Football is multicultural and the kit should be too
Football is global and multicultural. Players, hence, represent different cultural and religious backgrounds. If a woman wishes to, she can play with a sports hijab. Having kit-matching hijabs available for players in amateur, academy or even elite clubs shows openness and inclusivity. Whether this is done through kit sponsorship deals or an additional offer is up to the clubs themselves. The study behind the legalisation of hijabs is interesting. Hijabs were only incorporated into FIFA's laws in 201411,12. Before this, several incidences had taken place, including one in 2011 where the Iranian national team was forced forfeit a qualifying match for the 2012 Olympics. The ban was reasoned as a concern of increased risk of head and neck injuries, despite the fact that there had never been a reported injury from the use of the hijab11. As a result, the sports technology companies Capsters and Resport proved the safety of wearing sports hijabs during football using scientific evidence. This is a strong example highlighting the importance of using and collaborating with sports technology to ensure that football is for everyone.
These boots weren’t made for women
Football boots designed specifically for women even among larger brands have been near non-existent13. Women have a different foot shape than men14 and whilst a football boot’s fit is tight around the foot to allow for optimal agility, it is essential that fit is optimal to reduce risk of blisters and more serious injuries such as Achilles tendon problems and overload or stress fracture in the forefoot bones13,14. In addition, the number, shape, length, and location of studs under the boot are essential for a player to be able to move optimally on the pitch i.e., neither sliding on the ground nor getting stuck. Hence, outsoles are designed to match a surface type (i.e., soft, firm, or artificial grass). However, these guidelines are based on shoe-surface traction requirements of males and not adapted to women's body weight, muscle mass, or movements strategies, and increased risk of cruciate ligament injuries13,15,16. A common mechanism of ACL injuries in elite women’s football has been identified to be non-contact with an external foot position planted on the ground (identified using systematic video analysis17). This mechanism is associated with increased shoe-surface traction (the boot getting stuck in the surface) which is thought to contribute to increased risk of ACL injury.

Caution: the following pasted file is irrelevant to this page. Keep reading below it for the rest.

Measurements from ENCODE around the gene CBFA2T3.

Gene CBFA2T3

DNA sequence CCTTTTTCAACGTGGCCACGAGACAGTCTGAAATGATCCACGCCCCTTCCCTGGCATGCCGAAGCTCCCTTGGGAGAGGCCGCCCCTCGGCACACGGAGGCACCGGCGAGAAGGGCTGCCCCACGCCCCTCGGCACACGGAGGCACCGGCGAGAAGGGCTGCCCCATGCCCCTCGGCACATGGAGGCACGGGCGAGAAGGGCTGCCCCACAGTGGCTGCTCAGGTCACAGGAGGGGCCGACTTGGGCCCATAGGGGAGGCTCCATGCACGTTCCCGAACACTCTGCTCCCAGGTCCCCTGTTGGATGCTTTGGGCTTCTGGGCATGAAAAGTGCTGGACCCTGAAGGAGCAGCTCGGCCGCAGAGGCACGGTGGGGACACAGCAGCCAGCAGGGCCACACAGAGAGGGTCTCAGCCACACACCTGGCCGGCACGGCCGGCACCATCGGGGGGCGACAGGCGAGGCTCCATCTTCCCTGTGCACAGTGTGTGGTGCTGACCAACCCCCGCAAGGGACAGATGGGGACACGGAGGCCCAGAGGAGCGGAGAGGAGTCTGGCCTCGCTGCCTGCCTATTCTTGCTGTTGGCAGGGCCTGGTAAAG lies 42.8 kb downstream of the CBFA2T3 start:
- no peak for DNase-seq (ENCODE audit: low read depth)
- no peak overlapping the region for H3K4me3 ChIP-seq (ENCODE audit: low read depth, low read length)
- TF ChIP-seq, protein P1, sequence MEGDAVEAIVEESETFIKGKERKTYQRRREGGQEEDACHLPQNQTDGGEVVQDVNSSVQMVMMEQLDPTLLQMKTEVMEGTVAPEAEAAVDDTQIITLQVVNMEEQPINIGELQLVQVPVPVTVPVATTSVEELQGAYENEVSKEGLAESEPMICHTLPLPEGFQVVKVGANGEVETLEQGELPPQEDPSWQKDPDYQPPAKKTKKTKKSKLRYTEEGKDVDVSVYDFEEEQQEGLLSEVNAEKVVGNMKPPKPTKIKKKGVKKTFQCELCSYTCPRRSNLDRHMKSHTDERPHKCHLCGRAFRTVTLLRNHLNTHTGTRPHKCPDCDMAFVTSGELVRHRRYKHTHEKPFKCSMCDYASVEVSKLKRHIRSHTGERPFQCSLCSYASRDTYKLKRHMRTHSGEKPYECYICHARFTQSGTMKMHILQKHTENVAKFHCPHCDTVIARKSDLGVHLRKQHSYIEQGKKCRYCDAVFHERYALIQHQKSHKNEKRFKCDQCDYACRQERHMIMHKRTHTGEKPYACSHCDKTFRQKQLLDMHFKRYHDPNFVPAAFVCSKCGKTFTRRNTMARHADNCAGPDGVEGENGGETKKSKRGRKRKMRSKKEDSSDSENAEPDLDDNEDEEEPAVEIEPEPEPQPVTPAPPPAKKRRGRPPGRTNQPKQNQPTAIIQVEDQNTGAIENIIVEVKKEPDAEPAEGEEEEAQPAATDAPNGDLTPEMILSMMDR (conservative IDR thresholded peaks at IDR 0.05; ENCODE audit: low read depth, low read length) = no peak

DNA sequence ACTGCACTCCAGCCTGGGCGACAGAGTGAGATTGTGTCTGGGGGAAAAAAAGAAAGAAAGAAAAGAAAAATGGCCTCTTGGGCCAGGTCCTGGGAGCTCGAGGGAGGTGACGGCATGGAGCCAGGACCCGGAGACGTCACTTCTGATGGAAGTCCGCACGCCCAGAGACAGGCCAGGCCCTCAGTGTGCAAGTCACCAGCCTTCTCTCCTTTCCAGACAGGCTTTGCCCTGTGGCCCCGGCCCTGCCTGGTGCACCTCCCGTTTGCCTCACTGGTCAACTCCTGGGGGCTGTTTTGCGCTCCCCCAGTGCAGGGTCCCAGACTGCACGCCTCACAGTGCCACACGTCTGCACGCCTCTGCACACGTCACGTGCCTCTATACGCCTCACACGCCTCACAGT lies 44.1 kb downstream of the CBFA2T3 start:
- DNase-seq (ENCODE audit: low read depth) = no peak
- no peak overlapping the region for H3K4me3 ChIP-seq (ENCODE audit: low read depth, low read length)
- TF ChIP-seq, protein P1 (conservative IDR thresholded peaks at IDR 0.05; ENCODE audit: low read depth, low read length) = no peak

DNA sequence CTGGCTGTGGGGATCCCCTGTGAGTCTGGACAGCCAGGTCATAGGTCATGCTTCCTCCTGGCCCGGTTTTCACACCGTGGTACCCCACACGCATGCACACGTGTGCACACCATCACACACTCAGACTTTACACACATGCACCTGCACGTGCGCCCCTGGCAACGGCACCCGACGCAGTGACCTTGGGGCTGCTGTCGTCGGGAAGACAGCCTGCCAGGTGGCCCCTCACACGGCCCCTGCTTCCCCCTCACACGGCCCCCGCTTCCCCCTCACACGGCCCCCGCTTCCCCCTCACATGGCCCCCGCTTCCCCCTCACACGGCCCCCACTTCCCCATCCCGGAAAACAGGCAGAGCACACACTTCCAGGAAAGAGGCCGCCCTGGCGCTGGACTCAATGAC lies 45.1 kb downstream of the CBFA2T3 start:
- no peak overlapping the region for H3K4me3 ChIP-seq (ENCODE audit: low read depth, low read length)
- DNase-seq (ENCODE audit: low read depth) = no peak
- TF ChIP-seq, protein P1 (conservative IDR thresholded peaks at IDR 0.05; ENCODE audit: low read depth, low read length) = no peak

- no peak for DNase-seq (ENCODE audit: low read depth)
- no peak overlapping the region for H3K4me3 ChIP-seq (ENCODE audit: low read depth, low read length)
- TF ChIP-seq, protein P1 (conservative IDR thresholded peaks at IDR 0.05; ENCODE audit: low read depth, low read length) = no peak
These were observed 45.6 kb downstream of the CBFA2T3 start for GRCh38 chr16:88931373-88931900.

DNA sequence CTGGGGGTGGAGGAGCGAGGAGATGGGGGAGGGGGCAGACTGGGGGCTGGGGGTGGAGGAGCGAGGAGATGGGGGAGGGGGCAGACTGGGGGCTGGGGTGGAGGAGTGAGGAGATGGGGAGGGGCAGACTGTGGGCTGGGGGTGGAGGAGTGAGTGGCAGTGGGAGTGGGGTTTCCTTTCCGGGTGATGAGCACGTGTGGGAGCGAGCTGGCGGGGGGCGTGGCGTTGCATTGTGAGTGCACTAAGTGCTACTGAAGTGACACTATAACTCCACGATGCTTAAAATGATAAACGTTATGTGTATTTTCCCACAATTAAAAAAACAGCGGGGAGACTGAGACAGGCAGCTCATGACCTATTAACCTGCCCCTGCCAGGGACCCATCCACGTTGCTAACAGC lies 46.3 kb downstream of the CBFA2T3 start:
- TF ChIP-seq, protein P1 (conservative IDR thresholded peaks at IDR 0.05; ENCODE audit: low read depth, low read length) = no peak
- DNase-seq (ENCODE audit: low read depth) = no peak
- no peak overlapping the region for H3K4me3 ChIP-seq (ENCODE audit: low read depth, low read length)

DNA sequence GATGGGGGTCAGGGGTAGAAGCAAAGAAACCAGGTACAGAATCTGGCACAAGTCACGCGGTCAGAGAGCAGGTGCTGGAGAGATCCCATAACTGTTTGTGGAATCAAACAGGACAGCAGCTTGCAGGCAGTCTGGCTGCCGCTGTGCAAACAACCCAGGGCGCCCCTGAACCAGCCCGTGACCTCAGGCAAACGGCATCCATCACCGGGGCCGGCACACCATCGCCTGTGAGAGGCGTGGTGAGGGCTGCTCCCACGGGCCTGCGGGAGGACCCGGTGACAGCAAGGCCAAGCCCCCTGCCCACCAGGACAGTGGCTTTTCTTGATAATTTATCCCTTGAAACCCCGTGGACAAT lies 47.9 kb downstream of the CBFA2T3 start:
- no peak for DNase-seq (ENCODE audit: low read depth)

Until further football boot research is done for women our advice is try find the boots that best match your unique foot shape. They should feel comfortable interact with the pitch doing football movements. The so-called goldilocks principal. Shoe-surface interaction should not feel like too much traction (increased chance of foot fixation), too little traction (increased chance of slipping), it should feel just right!